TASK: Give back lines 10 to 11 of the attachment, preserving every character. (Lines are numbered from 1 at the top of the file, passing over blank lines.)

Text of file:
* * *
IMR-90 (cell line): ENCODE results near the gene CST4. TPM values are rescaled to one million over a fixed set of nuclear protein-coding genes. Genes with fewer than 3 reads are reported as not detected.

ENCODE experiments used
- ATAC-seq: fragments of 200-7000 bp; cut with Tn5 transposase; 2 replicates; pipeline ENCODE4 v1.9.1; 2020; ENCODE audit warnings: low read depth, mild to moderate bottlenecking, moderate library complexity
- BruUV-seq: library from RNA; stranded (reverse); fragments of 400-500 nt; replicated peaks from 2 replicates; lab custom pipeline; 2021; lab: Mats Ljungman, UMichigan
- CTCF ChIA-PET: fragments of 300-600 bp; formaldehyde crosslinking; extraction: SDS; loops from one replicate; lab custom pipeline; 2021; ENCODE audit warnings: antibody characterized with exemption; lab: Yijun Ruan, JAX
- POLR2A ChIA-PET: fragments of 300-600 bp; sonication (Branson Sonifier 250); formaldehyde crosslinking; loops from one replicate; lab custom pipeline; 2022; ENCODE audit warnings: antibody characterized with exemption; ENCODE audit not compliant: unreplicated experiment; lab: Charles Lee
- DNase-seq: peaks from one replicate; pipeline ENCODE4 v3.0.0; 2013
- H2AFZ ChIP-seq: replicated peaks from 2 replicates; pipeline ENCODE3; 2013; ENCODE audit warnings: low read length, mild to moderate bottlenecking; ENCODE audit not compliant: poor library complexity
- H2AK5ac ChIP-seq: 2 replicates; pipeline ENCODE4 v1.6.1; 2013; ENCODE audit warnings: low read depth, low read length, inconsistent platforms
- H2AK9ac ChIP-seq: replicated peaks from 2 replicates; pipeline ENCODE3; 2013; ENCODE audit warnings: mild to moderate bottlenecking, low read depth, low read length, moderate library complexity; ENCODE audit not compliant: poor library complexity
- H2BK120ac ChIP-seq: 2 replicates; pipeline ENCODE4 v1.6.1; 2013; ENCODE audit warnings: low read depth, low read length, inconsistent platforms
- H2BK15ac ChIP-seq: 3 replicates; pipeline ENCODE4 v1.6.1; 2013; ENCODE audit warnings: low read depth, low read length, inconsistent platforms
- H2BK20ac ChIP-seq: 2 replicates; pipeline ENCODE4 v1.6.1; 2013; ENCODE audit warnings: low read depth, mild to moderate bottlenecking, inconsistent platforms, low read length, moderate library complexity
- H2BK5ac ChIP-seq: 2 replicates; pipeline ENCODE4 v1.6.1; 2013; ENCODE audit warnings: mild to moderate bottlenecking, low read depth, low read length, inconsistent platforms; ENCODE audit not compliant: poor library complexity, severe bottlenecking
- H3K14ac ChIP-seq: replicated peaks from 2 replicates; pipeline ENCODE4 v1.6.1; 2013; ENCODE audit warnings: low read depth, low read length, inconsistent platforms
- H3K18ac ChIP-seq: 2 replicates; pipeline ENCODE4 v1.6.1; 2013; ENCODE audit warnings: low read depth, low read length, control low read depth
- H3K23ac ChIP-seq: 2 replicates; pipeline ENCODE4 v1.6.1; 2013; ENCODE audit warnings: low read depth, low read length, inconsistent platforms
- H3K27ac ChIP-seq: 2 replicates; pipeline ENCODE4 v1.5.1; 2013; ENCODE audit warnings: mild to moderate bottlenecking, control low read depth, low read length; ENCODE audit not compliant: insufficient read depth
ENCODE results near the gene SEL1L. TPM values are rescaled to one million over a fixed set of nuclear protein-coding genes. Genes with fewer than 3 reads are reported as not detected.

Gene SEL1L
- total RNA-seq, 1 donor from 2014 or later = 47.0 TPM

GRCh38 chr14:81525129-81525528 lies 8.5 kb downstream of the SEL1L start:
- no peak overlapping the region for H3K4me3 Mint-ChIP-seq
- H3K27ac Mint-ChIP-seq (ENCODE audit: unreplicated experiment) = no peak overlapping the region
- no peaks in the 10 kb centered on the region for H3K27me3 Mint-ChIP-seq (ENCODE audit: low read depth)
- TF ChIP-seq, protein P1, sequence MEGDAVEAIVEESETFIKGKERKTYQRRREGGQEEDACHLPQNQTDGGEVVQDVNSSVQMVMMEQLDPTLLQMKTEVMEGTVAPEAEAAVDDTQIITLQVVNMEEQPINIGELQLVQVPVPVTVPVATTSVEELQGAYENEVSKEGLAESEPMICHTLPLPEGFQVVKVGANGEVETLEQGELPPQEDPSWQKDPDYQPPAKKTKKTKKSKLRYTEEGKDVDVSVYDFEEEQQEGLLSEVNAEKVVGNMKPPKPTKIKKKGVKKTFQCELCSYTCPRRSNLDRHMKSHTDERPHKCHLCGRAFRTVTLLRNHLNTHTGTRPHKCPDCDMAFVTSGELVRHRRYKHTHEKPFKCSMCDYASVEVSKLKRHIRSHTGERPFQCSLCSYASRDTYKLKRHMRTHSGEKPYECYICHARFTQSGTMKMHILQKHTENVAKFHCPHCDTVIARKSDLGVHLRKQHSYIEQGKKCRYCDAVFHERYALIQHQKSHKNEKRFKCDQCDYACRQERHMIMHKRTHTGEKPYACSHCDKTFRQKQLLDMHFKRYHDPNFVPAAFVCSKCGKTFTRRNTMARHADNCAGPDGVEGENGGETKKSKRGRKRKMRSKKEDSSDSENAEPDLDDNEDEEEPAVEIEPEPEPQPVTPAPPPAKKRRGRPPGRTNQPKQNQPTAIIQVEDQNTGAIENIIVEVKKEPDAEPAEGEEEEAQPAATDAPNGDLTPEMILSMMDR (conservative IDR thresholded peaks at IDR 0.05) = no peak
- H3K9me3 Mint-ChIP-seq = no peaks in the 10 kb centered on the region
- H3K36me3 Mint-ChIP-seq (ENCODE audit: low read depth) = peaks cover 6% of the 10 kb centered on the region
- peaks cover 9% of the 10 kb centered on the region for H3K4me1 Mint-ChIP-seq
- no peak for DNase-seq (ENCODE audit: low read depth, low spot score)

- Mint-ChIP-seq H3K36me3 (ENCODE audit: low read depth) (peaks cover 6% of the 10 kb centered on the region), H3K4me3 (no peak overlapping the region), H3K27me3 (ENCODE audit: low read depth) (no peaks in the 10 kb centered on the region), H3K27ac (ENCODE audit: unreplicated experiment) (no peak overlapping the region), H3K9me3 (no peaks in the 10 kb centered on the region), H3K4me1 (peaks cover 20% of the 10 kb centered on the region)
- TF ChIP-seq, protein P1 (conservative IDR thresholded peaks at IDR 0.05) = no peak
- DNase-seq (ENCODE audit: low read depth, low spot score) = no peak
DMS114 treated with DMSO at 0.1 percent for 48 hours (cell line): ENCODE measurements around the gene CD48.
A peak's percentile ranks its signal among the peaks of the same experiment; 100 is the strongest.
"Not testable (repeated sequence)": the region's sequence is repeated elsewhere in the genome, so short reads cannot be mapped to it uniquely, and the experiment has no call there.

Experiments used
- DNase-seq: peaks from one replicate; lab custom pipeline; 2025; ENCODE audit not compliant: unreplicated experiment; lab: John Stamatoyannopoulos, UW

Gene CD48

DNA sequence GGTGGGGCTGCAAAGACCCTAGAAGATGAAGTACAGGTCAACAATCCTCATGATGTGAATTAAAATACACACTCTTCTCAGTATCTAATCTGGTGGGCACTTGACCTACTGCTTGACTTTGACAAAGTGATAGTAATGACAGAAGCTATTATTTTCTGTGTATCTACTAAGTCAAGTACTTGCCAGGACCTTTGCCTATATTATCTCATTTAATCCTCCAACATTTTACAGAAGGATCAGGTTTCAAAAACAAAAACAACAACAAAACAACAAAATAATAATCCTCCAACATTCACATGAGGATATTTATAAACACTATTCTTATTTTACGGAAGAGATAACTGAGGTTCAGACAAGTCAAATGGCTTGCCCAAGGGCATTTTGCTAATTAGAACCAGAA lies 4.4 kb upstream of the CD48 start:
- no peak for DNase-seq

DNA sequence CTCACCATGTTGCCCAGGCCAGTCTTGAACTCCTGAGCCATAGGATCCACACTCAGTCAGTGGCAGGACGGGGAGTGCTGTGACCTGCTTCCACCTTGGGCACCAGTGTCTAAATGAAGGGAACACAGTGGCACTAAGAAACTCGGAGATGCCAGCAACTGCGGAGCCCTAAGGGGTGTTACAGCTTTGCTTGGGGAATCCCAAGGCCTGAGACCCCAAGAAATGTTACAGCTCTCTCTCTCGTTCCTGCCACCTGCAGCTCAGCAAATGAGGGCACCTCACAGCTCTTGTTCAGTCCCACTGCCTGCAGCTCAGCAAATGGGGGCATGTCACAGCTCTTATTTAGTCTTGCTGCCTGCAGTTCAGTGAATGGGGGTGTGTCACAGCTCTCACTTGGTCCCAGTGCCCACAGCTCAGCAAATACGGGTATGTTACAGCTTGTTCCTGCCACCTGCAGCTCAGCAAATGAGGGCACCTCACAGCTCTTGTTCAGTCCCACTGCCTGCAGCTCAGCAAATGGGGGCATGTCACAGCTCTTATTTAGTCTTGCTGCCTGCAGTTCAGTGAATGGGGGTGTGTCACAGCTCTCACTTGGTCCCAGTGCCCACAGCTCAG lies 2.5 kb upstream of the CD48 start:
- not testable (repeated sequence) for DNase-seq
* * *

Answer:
- H2AK9ac ChIP-seq: replicated peaks from 2 replicates; pipeline ENCODE3; 2013; ENCODE audit warnings: mild to moderate bottlenecking, low read depth, low read length, moderate library complexity; ENCODE audit not compliant: poor library complexity
- H2BK120ac ChIP-seq: 2 replicates; pipeline ENCODE4 v1.6.1; 2013; ENCODE audit warnings: low read depth, low read length, inconsistent platforms